Authors: Lorène ALLANO
Keywords: Multimodal biometrics
Abstract: Multimodal biometrics, that is the combination of several biometric systems, is a widely studied area. Multimodality is interesting because it overrides most of the limitations of biometric systems taken alone. It provides a solution when enrolment is impossible for one modality and is more robust against intentional forgeries, while enhancing recognition performance. The advantages of multimo-dality compared to "monomodal" biometric systems are obtained in combining several systems.
The first part of this work consists of comparing several well-known score fusion methods, in the mobility context. We have analysed and compared these methods on degraded data corresponding to real-life mobile applications like identity verification on a handheld device or a mobile phone. In a second step,
we proposed an original sequential fusion scheme. This strategy exploits serial fusion of systems, in order to take the final decision with the optimal quantity of information. The proposed sequential fusion strategy allows keeping the same level of performance than systems performing parallel fusion. But the major advantage of this strategy is that it counterbalances the major drawback of multimodality coming from the fact that several modalities are used : processing time and usability.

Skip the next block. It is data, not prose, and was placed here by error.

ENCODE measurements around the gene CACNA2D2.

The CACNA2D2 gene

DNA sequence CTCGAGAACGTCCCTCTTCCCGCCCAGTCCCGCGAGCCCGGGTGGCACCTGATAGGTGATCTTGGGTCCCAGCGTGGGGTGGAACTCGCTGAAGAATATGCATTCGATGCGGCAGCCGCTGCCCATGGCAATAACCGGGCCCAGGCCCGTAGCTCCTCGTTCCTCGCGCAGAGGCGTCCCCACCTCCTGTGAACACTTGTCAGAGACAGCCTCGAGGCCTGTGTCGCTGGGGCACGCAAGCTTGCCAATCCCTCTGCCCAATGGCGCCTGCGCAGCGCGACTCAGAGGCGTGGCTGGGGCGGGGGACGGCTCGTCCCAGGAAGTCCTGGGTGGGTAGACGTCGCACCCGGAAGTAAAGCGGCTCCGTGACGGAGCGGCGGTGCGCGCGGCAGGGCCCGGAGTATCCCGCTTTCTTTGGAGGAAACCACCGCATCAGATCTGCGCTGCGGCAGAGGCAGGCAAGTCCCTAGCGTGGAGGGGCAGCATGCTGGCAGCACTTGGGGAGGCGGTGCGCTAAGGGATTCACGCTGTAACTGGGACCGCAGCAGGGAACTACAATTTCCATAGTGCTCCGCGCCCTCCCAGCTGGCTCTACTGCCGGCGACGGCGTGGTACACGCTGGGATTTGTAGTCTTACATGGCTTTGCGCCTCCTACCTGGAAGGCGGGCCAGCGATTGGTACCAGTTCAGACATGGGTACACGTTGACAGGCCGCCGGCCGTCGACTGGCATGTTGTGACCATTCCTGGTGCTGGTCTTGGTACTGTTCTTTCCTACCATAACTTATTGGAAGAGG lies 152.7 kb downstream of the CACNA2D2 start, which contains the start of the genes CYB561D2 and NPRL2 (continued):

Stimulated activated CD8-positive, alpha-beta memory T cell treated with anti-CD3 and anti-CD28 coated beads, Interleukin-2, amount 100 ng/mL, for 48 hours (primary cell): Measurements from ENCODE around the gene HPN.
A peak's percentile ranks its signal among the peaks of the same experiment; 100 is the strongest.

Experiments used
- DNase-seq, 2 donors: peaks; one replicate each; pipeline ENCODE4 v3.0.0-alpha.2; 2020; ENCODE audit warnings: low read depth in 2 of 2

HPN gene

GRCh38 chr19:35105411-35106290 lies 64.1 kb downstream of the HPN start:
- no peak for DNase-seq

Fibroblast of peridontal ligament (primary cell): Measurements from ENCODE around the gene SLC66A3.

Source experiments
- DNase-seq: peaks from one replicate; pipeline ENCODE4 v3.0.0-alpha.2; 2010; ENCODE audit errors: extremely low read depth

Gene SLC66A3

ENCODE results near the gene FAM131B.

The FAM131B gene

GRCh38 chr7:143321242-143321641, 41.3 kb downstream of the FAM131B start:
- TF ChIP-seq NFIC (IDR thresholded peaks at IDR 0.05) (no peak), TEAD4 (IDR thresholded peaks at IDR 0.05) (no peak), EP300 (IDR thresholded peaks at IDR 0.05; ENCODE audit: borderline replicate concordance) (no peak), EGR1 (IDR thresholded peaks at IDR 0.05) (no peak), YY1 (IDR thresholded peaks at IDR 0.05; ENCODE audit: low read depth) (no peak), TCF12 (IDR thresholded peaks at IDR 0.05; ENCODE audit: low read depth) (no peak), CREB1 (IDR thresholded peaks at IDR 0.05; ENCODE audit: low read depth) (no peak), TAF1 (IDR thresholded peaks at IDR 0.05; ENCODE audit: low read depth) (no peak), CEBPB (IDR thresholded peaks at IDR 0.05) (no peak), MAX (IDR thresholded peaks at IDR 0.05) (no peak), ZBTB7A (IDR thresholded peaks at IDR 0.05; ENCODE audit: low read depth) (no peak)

In the second part, statistical dependence measures are presented and particularly a measure based on entropy called mutual information. We propose to
use those measures in order to justify the use of "virtual" databases. "Virtual" databases are composed of "non-real" users, artificially created by associating a modality from one person and another modality from another person. "Virtual" databases are frequently used in multimodal systems evaluation because "real" multimodal databases are not often available. This practice is justified by the claim of independence assumption between modalities. Our proposed measures of dependence will allow estimating whether modalities are dependent or not, and proving that, in case they are independent, virtual databases (generated randomly) can be used to estimate fusion performance. In case modalities are dependent, we propose a novel approach based on clusters of persons. Virtual databases are then generated by combining persons inside each cluster, and we prove that it allows preserving dependence between modalities and then estimating fusion performance on such databases.